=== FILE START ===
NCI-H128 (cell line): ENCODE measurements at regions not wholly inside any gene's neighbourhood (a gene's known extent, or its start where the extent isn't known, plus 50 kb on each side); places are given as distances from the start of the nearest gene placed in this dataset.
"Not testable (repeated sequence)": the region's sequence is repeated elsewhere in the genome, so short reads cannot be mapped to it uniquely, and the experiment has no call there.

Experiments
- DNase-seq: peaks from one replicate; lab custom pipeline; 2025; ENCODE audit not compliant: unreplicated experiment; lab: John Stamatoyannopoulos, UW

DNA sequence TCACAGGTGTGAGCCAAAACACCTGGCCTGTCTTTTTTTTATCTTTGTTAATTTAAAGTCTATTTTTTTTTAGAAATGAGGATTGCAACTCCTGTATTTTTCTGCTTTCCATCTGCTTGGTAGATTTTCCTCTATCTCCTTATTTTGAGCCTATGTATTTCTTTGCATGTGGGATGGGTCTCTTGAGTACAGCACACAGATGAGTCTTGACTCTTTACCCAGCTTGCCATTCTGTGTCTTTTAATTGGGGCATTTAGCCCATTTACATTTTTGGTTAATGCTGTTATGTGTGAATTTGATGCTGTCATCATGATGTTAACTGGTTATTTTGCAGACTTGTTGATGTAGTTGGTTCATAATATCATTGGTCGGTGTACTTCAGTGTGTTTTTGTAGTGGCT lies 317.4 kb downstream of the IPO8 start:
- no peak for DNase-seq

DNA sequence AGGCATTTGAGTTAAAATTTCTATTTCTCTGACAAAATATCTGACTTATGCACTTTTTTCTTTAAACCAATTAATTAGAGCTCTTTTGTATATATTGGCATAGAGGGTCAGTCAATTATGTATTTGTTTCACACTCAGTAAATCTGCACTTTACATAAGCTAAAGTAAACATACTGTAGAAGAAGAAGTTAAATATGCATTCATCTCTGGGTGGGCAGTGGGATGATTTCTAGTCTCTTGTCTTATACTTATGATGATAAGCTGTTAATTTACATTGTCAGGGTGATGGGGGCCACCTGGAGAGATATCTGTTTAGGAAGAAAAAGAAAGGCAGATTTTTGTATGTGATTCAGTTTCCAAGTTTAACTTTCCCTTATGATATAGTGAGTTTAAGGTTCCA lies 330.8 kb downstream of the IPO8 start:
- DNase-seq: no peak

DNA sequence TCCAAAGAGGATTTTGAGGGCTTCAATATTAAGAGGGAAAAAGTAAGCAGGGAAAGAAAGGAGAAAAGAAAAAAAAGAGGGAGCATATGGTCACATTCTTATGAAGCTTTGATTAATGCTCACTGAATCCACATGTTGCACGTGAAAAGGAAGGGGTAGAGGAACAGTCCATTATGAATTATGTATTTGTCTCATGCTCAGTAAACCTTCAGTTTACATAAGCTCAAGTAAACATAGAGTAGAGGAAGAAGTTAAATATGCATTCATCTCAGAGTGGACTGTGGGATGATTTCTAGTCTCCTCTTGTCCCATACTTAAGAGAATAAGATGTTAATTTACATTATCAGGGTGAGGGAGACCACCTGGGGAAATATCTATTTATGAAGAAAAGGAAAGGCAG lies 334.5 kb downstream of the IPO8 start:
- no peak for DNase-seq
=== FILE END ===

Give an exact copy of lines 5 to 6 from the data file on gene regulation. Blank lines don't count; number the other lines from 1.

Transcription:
DNA sequence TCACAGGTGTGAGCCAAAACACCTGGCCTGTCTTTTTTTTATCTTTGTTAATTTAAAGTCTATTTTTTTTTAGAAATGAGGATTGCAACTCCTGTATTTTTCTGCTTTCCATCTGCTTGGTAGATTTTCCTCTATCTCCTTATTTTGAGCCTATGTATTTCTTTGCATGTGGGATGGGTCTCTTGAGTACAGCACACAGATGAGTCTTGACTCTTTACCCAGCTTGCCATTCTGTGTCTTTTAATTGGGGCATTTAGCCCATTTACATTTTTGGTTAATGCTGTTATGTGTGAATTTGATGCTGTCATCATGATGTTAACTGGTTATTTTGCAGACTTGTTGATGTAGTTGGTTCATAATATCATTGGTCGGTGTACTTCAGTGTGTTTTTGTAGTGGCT lies 317.4 kb downstream of the IPO8 start:
- no peak for DNase-seq